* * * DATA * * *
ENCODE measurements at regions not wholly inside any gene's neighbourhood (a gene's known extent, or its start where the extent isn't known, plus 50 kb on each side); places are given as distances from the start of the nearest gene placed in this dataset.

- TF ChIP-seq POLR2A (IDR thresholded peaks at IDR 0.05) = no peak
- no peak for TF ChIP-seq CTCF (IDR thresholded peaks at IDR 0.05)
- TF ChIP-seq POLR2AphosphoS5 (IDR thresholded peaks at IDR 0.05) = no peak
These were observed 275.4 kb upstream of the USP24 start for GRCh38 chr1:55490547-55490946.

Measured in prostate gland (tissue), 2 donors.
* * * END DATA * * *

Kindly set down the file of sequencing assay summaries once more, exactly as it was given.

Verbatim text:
ENCODE measurements at regions not wholly inside any gene's neighbourhood (a gene's known extent, or its start where the extent isn't known, plus 50 kb on each side); places are given as distances from the start of the nearest gene placed in this dataset.

- TF ChIP-seq POLR2A (IDR thresholded peaks at IDR 0.05) = no peak
- no peak for TF ChIP-seq CTCF (IDR thresholded peaks at IDR 0.05)
- TF ChIP-seq POLR2AphosphoS5 (IDR thresholded peaks at IDR 0.05) = no peak
These were observed 275.4 kb upstream of the USP24 start for GRCh38 chr1:55490547-55490946.

Measured in prostate gland (tissue), 2 donors.